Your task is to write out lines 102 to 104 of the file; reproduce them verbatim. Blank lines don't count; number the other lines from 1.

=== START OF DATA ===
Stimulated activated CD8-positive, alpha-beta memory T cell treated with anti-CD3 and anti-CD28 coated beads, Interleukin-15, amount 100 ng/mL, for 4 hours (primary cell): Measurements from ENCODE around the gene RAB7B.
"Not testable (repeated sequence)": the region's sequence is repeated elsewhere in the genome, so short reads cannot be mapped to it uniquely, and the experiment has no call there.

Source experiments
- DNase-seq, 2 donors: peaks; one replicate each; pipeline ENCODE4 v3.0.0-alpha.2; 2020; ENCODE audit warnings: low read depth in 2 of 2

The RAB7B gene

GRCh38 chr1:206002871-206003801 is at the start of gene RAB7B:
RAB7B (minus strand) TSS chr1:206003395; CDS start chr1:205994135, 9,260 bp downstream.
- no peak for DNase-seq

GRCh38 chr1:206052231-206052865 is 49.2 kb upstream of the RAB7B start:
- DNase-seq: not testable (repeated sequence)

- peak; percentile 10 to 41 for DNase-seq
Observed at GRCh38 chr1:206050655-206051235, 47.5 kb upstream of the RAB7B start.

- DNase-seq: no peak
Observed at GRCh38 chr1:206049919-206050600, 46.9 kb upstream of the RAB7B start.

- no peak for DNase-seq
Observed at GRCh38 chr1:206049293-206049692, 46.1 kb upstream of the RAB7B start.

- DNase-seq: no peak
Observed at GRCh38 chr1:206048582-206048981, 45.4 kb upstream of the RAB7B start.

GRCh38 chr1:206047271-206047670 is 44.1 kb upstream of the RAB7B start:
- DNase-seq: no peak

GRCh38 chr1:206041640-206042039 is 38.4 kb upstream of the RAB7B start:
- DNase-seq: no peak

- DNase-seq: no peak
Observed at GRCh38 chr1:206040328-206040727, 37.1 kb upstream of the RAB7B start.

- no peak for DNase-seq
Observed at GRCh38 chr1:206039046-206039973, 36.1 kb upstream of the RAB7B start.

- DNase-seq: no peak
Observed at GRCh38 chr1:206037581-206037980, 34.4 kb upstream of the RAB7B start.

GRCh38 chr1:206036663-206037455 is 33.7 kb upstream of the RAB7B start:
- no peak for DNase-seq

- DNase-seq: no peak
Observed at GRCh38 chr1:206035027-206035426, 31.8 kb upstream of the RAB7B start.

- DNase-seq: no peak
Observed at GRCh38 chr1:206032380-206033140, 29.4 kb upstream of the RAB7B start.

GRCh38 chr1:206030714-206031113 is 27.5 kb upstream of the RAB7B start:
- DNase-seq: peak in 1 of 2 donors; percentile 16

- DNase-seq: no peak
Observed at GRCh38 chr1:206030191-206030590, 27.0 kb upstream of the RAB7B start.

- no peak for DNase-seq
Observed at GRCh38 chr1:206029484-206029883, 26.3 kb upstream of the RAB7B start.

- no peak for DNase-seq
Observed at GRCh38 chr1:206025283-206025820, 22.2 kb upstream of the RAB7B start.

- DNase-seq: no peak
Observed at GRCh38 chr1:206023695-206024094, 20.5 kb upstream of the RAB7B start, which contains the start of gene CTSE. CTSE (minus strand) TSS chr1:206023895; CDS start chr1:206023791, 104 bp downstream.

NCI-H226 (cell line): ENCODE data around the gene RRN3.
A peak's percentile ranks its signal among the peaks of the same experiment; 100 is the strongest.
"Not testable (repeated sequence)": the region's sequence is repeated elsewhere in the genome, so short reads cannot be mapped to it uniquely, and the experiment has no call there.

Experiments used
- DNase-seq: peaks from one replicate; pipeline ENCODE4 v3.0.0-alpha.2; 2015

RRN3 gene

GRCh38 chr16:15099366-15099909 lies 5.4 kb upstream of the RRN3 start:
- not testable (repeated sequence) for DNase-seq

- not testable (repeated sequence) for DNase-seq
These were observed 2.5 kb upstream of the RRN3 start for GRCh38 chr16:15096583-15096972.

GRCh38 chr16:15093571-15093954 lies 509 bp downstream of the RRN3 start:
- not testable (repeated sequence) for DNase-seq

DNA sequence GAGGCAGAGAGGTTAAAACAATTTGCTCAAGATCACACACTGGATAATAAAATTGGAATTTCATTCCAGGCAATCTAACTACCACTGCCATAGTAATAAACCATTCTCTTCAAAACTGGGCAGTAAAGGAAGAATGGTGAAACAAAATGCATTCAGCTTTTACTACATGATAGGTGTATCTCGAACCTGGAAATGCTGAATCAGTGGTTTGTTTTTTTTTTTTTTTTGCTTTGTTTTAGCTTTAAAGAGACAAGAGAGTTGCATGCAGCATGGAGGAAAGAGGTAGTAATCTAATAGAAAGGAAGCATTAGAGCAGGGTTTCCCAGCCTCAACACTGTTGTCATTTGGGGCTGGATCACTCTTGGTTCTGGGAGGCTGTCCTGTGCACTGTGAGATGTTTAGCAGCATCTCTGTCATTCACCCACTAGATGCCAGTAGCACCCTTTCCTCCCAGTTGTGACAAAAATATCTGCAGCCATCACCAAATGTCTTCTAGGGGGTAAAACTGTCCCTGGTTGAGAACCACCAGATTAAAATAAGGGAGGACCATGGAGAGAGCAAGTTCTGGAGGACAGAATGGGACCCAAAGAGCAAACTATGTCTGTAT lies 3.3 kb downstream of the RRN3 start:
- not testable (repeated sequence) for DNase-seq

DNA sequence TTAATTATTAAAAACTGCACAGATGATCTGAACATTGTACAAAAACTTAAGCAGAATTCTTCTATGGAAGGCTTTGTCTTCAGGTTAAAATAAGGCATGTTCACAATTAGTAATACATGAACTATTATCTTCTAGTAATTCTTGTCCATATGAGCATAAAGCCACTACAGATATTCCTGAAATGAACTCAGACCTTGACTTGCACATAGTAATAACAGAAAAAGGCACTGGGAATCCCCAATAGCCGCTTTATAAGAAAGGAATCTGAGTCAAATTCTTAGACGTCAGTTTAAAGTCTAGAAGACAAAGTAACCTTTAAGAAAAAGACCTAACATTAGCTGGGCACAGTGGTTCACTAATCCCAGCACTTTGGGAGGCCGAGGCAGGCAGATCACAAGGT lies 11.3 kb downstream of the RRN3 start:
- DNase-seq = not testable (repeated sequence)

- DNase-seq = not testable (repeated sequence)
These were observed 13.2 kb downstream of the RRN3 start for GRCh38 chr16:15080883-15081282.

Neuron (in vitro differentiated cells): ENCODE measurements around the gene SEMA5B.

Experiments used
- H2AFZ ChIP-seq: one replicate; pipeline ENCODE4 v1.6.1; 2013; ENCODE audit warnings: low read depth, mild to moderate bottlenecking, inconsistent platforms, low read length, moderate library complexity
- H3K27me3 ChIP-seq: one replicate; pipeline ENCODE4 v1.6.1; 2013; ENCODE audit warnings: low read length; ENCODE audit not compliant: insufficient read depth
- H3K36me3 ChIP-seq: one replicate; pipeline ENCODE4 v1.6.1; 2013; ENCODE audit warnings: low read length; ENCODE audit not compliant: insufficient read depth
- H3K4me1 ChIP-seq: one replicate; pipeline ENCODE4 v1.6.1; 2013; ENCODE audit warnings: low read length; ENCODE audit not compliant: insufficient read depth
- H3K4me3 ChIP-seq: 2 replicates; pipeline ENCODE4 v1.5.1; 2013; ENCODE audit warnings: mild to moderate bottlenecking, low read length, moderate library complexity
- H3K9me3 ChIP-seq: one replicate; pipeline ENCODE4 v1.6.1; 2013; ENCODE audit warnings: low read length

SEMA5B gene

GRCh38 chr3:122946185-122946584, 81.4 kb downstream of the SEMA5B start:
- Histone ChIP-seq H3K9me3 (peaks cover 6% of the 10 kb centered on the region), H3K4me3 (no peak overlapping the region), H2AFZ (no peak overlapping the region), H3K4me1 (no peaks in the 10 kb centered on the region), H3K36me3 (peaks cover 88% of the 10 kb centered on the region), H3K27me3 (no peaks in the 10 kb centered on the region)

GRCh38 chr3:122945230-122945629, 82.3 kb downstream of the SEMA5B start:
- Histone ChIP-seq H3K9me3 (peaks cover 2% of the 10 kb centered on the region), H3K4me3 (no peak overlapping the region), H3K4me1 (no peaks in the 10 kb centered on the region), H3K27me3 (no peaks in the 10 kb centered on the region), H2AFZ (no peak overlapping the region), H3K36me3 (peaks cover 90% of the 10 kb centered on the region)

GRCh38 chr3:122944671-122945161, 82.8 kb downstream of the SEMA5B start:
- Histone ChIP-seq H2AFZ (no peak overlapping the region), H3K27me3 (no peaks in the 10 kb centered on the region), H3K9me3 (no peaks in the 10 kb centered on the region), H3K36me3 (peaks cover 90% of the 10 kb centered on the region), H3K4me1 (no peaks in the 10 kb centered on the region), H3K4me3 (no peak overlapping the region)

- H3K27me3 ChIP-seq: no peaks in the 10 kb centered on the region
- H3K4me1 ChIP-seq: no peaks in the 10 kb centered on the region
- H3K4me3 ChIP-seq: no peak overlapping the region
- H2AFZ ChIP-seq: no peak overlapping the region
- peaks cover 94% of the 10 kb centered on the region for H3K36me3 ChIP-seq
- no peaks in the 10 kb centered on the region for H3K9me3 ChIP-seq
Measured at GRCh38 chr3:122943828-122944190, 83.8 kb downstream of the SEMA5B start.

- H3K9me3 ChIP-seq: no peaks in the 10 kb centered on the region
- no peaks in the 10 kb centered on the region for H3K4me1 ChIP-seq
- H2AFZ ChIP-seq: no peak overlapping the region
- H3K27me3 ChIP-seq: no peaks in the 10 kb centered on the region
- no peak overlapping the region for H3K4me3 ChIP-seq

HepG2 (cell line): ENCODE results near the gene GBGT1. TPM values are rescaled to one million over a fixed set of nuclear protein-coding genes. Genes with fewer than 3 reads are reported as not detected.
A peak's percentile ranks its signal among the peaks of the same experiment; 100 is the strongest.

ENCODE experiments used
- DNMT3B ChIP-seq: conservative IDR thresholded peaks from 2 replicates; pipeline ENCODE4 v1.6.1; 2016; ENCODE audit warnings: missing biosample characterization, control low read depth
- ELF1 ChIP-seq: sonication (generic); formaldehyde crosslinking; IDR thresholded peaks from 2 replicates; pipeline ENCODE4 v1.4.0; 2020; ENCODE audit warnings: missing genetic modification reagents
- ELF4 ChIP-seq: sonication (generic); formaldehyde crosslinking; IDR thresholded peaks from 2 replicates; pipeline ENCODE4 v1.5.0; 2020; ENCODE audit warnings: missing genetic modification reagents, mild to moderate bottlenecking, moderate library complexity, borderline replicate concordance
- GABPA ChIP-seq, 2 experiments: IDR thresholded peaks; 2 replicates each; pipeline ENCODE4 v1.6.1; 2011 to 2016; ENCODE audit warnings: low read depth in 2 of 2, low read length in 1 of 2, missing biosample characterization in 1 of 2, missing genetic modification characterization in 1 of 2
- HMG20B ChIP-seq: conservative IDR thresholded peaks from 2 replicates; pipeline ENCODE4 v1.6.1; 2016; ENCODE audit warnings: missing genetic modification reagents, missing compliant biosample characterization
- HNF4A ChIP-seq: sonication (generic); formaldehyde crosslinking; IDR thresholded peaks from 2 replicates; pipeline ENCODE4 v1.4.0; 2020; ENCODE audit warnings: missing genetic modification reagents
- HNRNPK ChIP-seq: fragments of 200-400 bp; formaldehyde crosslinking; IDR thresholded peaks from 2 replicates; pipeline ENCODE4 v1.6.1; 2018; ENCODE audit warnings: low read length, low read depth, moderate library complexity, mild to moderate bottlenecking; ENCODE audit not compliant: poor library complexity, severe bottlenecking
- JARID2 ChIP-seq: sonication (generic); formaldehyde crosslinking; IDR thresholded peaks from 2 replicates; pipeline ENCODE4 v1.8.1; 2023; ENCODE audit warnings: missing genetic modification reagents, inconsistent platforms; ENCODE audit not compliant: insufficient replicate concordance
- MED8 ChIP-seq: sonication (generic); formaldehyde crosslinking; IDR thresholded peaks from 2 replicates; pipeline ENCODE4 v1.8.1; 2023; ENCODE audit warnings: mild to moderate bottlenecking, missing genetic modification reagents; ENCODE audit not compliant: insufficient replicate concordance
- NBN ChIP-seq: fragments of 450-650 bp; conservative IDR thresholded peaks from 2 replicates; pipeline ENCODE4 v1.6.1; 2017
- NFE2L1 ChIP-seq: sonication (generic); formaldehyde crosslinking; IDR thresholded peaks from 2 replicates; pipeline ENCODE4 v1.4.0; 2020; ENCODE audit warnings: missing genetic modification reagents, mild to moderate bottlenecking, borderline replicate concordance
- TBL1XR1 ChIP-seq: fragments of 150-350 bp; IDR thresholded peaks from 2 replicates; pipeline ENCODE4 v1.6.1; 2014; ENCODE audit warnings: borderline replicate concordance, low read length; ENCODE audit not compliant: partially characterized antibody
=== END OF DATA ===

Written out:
- NBN ChIP-seq: fragments of 450-650 bp; conservative IDR thresholded peaks from 2 replicates; pipeline ENCODE4 v1.6.1; 2017
- NFE2L1 ChIP-seq: sonication (generic); formaldehyde crosslinking; IDR thresholded peaks from 2 replicates; pipeline ENCODE4 v1.4.0; 2020; ENCODE audit warnings: missing genetic modification reagents, mild to moderate bottlenecking, borderline replicate concordance
- TBL1XR1 ChIP-seq: fragments of 150-350 bp; IDR thresholded peaks from 2 replicates; pipeline ENCODE4 v1.6.1; 2014; ENCODE audit warnings: borderline replicate concordance, low read length; ENCODE audit not compliant: partially characterized antibody